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Solar power from space: moving beyond science fiction

By Michael Lemonick - posted Thursday, 10 September 2009


Despite the enormous promise of solar power, the drawbacks of the technology remain significant. People need electricity every day, around the clock, but there’s no part of the United States that is cloud-free 365 days a year - and no solar radiation at night. You have to find some way to store the energy for those sunless periods, and there’s not yet a large-scale way to do that.

Moreover, the best locations for solar arrays - the deserts of the American Southwest - are far from the centres of population, so even under the best of circumstances you’d have to send electricity many hundreds of miles through transmission lines that don’t yet exist.

But there is a way to tap into the sun’s energy 24 hours a day, every day of the year, and send it anywhere on the globe: launch solar panels into space and beam the power back to Earth.

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The concept sounds far-fetched and wildly impractical, and when the Pentagon and space enthusiasts began talking about it back in the 1960s and 1970s, it was. Recently, however, the idea of space-based solar power, or SBSP, has begun to look less like science fiction and more like a technology whose time may be coming, with the Pentagon and private companies ramping up efforts to make space-based solar power a reality.

Two years ago, the Pentagon’s National Security Space Office (NSSO) issued a report recommending that the US “begin a coordinated national program to develop SBSP”. A year ago, engineers did a small but successful experiment using some of the technology that will be employed in SBSP, taking energy from solar cells, converting it to microwaves, and then beaming it 92 miles from Maui to the Big Island of Hawaii, where it was converted back into 20 watts worth of electricity.

And last spring, the California-based Solaren Corporation signed a contract with Pacific Gas & Electric (PG&E) to provide 200 megawatts of power - about half the output of an average coal-fired power plant - by 2016 by launching solar arrays into space. Several other companies have announced their intentions to put up solar satellites of their own.

Doubts abound that space-based solar power will come to pass anytime soon, and for good reason: The technology involves launching a series of large satellites into space, using robotic technology to assemble the solar arrays, transmitting the energy 22,000 miles to earth using microwave technology, and then converting that energy to electricity on the ground.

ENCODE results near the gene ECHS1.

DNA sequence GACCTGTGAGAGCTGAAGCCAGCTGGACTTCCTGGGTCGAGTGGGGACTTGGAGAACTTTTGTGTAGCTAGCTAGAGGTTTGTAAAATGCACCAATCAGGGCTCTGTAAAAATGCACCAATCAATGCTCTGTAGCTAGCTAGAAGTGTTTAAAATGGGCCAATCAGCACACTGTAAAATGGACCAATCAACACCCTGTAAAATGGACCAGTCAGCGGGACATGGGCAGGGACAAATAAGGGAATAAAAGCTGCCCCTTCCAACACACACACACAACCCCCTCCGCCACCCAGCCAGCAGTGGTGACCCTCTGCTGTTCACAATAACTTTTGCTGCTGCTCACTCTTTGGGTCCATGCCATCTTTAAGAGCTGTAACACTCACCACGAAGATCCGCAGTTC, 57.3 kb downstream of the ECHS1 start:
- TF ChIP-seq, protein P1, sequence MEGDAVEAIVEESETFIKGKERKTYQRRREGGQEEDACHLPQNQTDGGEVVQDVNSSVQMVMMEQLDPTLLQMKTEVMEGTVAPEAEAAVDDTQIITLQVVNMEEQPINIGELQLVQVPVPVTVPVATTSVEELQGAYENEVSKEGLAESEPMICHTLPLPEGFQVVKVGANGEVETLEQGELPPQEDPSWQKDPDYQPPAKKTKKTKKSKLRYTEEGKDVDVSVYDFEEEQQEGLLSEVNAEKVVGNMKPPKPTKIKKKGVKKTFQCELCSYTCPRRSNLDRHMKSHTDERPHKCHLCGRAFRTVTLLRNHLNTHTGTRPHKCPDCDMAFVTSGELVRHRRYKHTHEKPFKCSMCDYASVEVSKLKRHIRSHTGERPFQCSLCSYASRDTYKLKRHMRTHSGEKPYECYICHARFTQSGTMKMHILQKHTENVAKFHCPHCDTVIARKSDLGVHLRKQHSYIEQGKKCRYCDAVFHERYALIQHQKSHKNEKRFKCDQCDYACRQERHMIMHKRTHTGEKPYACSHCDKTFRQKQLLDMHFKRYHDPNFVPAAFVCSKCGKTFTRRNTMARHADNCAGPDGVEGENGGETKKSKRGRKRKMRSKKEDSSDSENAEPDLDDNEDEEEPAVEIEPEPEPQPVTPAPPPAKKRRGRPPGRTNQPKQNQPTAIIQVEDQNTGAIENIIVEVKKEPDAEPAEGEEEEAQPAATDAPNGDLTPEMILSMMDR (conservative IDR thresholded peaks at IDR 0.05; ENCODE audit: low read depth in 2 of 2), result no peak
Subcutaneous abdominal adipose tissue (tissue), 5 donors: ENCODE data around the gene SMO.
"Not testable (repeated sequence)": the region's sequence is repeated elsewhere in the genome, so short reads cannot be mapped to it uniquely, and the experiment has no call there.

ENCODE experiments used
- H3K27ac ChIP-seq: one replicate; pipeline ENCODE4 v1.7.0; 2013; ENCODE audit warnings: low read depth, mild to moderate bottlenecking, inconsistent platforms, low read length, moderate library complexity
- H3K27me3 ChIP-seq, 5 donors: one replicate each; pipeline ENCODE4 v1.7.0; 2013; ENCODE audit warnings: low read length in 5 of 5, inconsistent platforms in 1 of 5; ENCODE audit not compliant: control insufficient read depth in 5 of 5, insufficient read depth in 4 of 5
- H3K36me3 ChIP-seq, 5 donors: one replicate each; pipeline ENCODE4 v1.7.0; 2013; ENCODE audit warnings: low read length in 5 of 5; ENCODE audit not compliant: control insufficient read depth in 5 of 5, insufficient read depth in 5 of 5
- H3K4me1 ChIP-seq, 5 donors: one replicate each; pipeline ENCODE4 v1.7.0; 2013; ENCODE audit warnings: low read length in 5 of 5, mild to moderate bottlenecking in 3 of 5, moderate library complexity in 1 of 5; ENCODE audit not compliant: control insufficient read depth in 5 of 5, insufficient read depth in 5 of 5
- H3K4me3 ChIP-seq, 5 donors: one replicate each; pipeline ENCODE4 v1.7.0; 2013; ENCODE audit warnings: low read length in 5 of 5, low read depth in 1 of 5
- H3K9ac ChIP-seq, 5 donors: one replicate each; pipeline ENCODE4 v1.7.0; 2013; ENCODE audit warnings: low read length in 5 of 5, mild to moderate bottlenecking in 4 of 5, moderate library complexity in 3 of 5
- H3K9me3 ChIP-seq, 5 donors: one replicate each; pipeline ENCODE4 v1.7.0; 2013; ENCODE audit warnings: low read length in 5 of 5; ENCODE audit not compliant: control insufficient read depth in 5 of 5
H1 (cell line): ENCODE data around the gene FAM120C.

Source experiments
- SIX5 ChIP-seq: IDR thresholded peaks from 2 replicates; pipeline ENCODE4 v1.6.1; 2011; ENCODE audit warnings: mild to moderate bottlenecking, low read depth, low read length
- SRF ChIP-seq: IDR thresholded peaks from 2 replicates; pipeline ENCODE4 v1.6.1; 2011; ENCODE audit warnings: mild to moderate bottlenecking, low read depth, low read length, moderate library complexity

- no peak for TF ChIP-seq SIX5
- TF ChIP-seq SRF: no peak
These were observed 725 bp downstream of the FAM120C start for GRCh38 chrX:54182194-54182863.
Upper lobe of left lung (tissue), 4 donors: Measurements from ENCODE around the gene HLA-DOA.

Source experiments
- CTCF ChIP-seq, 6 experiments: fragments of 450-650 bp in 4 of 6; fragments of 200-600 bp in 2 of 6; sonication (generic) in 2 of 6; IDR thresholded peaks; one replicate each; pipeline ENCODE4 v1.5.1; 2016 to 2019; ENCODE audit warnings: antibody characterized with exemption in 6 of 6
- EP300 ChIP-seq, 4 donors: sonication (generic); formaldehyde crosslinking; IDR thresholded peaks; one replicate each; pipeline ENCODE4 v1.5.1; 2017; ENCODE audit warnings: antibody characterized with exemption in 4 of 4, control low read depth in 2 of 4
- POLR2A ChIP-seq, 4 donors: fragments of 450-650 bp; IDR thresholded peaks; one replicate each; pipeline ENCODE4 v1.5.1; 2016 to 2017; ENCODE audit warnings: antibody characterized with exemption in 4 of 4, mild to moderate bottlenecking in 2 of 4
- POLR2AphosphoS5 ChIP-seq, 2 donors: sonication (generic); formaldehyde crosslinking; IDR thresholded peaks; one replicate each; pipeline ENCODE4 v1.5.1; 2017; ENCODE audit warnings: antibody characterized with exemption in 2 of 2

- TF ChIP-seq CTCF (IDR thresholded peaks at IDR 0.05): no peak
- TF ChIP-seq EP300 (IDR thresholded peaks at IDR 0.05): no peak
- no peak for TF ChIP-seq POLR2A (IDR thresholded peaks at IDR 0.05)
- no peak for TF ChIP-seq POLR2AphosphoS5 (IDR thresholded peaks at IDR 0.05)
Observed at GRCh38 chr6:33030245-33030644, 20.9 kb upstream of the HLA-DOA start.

The fact is, however, that all of that is now feasible - if pricey - thanks to technological advances in recent years. These include cheaper and more reliable launch technology, lighter and stronger materials for solar stations, significant improvements in the robotic technology needed to assemble the solar arrays, far more efficient solar cells, more precise digital devices to direct that energy accurately to earth, and significantly smaller and more powerful microwave transmitters and receivers.

The big question is whether this engineering feat can be pulled off at a price competitive with terrestrial solar power. So far, the Pentagon’s estimate of what it will cost - $10 billion to put a 10-megawatt experimental solar station in orbit by 2016 - is five times higher than Solaren’s and would produce far less power.

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A number of factors are driving the renewed interest in space-based solar power, including the push to cut greenhouse-gas emissions and growing interest from the military. But neither of these forces would mean much if the technology was outrageously expensive or too impractical.

It was a little bit of both when SBSP was first proposed in 1968 by an engineer named Peter Glaser, who worked for the consulting firm Arthur D. Little on a variety of space-related projects. The basic components - solar cells and microwave transmitters and receivers - already existed, and as the Apollo program began to wind down, NASA was trying to figure out what to do next.

In particular, says John Mankins, who became the manager for advanced concepts for NASA during the 1990s, “They were trying to figure out what to do with the space shuttle”. One idea was to begin launching space habitats - to get large numbers of people living and working in space. “These people would need something to do,” says Mankins, “so one idea was that they’d build solar-power satellites”.

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First published in Yale Environment 360 on August 31, 2009.



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About the Author

Michael D. Lemonick is the senior writer at Climate Central, a nonpartisan organization whose mission is to communicate climate science to the public. Prior to joining Climate Central, he was a senior writer at Time magazine, where he covered science and the environment for more than 20 years. He has also written four books on astronomical topics and has taught science journalism at Princeton University for the past decade.

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Creative Commons LicenseThis work is licensed under a Creative Commons License.

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